I’m just back from the Big Data Summit in New York where I was hoping to hear folks talking about unstructured data. After all, it makes up 80 percent of all data, according to IBM.
I was not disappointed. Craig Rhinehart of IBM talked about finding treatment insights in unstructured data, which he illustrated with two case studies. Seton Health Care in Texas wanted to know why a significant percentage of heart patients were being re-admitted to the hospital. IBM found the answer by looking at patient records and doctors’ notes. But first they polled the doctors to see what they thought caused the returns. The No. 1 reason wasn’t on the list. It was, however, in the notes of the patient records. It was a small value in a long list of small values on a sheet that was noted by hand. Clerks often missed the item when inputting the information into patient electronic records. So, again, the primary indicator of patient re-admission was tracked in text notes and discovered only after IBM surfaced the information through natural language processing text analytics.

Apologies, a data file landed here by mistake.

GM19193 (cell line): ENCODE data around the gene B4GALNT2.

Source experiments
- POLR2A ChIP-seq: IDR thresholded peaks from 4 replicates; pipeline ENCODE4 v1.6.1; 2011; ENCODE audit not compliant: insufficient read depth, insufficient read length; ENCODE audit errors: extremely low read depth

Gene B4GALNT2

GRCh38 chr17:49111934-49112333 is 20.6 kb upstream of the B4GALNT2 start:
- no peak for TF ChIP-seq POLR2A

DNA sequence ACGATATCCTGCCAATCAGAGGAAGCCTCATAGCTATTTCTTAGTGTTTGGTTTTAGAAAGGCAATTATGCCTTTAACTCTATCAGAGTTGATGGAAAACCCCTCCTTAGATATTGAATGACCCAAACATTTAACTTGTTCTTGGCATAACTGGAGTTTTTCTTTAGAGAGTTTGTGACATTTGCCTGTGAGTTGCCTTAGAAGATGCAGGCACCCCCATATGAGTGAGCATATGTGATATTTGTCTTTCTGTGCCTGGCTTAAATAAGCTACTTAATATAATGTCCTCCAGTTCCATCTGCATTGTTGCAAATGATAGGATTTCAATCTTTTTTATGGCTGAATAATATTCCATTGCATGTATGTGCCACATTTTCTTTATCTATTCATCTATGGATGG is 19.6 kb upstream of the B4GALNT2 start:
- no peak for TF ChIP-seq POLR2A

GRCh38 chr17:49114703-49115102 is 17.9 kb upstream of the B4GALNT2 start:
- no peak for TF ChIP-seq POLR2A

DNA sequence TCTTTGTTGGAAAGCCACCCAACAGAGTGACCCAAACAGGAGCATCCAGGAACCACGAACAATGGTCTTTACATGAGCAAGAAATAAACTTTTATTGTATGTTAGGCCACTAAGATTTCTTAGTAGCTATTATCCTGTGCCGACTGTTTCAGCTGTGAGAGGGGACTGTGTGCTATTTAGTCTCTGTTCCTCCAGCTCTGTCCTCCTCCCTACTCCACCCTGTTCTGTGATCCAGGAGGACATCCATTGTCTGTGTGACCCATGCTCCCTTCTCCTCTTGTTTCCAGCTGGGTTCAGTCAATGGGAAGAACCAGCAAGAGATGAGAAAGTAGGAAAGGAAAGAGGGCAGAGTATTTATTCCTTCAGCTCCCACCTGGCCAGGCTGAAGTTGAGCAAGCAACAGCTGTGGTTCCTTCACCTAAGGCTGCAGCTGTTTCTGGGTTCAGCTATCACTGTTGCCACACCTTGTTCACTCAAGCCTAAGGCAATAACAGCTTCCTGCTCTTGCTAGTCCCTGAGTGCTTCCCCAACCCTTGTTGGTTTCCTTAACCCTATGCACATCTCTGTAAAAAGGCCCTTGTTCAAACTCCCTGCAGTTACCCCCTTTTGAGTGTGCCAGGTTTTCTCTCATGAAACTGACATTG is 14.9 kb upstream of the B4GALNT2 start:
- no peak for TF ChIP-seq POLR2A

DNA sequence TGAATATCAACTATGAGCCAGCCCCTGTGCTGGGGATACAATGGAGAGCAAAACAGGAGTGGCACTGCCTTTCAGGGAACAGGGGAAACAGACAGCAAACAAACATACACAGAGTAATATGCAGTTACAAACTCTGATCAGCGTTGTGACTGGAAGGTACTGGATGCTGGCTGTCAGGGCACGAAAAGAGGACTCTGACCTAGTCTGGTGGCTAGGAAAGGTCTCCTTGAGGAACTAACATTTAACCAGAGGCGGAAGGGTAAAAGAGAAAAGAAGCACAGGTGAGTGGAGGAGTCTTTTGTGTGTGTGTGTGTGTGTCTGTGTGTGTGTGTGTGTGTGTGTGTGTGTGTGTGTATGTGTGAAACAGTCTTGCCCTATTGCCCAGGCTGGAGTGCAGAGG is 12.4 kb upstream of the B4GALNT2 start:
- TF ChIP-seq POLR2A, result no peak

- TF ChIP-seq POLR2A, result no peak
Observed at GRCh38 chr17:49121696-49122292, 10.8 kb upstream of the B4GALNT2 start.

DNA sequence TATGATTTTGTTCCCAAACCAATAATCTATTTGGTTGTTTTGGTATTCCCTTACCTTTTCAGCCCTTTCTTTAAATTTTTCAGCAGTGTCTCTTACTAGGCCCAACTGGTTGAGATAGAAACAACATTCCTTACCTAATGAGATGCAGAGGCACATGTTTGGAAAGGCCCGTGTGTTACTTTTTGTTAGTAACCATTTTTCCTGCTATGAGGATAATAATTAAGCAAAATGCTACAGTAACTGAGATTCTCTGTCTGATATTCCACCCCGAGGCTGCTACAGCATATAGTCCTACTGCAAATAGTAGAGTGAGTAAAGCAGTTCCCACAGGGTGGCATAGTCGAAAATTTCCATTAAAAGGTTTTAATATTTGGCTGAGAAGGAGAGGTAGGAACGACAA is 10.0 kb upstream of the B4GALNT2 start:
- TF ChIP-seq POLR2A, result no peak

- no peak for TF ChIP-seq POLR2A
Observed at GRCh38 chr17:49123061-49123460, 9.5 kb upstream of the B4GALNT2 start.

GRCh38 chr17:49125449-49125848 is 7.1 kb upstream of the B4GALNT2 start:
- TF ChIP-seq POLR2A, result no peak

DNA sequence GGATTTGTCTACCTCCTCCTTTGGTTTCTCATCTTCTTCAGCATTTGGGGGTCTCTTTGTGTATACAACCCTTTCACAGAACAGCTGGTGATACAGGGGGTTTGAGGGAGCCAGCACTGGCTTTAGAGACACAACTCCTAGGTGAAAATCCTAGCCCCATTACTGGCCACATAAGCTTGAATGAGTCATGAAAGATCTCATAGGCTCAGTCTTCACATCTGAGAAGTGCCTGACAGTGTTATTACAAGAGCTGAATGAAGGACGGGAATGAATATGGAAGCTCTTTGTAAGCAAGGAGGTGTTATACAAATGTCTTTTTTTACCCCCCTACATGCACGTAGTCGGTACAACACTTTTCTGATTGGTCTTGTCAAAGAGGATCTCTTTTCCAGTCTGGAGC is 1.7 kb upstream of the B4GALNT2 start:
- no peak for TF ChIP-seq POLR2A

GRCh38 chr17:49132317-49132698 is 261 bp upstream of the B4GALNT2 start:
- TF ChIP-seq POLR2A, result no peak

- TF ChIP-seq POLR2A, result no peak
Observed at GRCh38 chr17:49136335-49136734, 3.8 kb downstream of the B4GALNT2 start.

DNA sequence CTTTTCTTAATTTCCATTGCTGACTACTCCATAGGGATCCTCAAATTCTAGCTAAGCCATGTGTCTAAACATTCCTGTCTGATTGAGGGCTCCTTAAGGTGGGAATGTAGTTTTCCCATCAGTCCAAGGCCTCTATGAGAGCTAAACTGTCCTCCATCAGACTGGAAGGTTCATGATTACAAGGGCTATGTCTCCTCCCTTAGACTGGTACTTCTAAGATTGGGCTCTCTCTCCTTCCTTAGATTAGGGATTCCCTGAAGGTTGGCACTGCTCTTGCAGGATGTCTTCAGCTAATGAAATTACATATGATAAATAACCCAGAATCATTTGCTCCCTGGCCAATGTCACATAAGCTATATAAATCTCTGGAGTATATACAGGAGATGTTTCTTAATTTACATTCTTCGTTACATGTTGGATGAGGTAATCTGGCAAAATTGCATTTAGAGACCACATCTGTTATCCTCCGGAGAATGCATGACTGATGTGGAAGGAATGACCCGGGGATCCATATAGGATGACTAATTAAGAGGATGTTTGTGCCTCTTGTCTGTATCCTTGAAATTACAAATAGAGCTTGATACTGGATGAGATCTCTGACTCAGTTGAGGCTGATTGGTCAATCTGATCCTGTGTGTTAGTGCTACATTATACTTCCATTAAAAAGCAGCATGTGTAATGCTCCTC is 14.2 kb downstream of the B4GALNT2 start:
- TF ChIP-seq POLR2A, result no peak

Rhinehart second case study was about the UNC Healthcare where some patients with abnormal cancer screening results were not getting follow up care. Rhinehart was careful to say that this happens every day in every healthcare system, so UNC isn’t careless. Instead, the people who work there are human.
It seems that doctors were putting follow up indicators in patient notes, and clerks who were supposed to update the field were missing it when inputting data. Downstream follow up actions were triggered by the structured field that needed to be populated by the clerks. IBM used natural language processing to extract the information about the abnormal screenings and automatically send alerts for doctors to proactively follow up with patients. Read Rhinehart’s post on the issue here.
Better, more complete insights can be gained through looking at unstructured data. And that data can help save lives.